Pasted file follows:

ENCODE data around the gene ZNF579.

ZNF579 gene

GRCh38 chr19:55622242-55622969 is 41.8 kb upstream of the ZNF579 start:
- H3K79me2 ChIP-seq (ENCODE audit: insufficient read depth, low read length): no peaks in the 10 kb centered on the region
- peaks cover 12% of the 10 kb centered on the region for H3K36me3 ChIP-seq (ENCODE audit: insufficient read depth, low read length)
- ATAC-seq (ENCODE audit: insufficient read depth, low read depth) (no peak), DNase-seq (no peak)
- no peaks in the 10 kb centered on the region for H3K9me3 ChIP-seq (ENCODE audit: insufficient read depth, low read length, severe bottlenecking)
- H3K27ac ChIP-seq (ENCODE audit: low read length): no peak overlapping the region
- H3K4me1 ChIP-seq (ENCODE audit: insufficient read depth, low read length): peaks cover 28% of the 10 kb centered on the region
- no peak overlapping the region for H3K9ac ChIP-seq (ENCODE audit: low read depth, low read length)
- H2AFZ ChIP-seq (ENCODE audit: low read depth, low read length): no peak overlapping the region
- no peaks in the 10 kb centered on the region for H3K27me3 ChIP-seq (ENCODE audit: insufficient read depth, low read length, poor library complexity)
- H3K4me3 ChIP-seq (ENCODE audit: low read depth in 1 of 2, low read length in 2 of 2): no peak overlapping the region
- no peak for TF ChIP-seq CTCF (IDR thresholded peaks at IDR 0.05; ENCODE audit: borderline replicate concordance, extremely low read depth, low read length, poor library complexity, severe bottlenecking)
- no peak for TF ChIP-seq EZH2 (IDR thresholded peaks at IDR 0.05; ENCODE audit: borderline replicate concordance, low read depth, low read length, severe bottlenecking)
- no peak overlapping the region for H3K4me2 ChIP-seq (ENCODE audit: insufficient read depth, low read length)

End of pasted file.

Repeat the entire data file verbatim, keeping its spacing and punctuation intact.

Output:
ENCODE data around the gene ZNF579.

ZNF579 gene

GRCh38 chr19:55622242-55622969 is 41.8 kb upstream of the ZNF579 start:
- H3K79me2 ChIP-seq (ENCODE audit: insufficient read depth, low read length): no peaks in the 10 kb centered on the region
- peaks cover 12% of the 10 kb centered on the region for H3K36me3 ChIP-seq (ENCODE audit: insufficient read depth, low read length)
- ATAC-seq (ENCODE audit: insufficient read depth, low read depth) (no peak), DNase-seq (no peak)
- no peaks in the 10 kb centered on the region for H3K9me3 ChIP-seq (ENCODE audit: insufficient read depth, low read length, severe bottlenecking)
- H3K27ac ChIP-seq (ENCODE audit: low read length): no peak overlapping the region
- H3K4me1 ChIP-seq (ENCODE audit: insufficient read depth, low read length): peaks cover 28% of the 10 kb centered on the region
- no peak overlapping the region for H3K9ac ChIP-seq (ENCODE audit: low read depth, low read length)
- H2AFZ ChIP-seq (ENCODE audit: low read depth, low read length): no peak overlapping the region
- no peaks in the 10 kb centered on the region for H3K27me3 ChIP-seq (ENCODE audit: insufficient read depth, low read length, poor library complexity)
- H3K4me3 ChIP-seq (ENCODE audit: low read depth in 1 of 2, low read length in 2 of 2): no peak overlapping the region
- no peak for TF ChIP-seq CTCF (IDR thresholded peaks at IDR 0.05; ENCODE audit: borderline replicate concordance, extremely low read depth, low read length, poor library complexity, severe bottlenecking)
- no peak for TF ChIP-seq EZH2 (IDR thresholded peaks at IDR 0.05; ENCODE audit: borderline replicate concordance, low read depth, low read length, severe bottlenecking)
- no peak overlapping the region for H3K4me2 ChIP-seq (ENCODE audit: insufficient read depth, low read length)